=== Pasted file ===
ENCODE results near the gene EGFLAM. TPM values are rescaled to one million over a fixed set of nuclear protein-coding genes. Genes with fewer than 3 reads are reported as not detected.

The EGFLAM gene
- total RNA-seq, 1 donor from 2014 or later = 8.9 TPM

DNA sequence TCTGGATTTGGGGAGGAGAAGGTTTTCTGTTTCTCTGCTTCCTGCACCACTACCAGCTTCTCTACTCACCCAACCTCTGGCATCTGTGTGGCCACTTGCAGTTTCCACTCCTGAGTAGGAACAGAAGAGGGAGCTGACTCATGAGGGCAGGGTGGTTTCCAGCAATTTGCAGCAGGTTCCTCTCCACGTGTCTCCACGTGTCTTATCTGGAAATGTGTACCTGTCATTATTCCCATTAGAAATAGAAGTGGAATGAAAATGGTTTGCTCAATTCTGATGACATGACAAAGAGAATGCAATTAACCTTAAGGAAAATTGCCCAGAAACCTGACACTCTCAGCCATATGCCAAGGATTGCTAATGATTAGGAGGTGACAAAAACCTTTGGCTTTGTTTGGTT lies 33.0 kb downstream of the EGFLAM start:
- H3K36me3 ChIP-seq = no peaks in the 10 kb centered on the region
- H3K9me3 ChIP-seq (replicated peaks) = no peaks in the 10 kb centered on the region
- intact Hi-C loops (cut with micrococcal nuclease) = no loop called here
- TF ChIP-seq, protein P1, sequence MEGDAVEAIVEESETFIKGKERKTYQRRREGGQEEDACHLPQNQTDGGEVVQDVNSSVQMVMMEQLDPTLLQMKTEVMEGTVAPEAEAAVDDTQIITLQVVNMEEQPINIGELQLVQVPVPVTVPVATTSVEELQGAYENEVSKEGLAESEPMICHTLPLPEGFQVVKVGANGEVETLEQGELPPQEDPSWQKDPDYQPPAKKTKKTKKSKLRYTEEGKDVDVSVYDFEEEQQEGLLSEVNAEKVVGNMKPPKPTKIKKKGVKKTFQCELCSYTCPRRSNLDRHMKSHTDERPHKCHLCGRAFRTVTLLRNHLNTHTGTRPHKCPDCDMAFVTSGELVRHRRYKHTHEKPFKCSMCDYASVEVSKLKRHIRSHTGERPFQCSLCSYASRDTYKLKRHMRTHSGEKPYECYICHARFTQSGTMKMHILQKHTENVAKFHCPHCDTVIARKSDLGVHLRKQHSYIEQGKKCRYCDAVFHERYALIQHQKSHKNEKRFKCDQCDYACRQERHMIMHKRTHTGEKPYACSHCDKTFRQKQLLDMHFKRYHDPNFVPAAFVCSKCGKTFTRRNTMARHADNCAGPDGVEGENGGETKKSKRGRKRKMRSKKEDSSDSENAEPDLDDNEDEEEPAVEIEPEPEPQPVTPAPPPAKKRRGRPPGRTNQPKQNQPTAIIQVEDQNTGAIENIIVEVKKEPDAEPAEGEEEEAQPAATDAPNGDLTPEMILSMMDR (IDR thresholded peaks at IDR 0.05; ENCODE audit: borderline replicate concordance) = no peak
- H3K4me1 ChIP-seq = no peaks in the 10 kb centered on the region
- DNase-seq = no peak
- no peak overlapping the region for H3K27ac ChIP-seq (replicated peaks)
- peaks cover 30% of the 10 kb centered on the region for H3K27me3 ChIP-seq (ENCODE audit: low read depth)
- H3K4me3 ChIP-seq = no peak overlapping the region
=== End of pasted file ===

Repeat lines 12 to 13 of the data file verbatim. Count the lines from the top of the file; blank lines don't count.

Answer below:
- peaks cover 30% of the 10 kb centered on the region for H3K27me3 ChIP-seq (ENCODE audit: low read depth)
- H3K4me3 ChIP-seq = no peak overlapping the region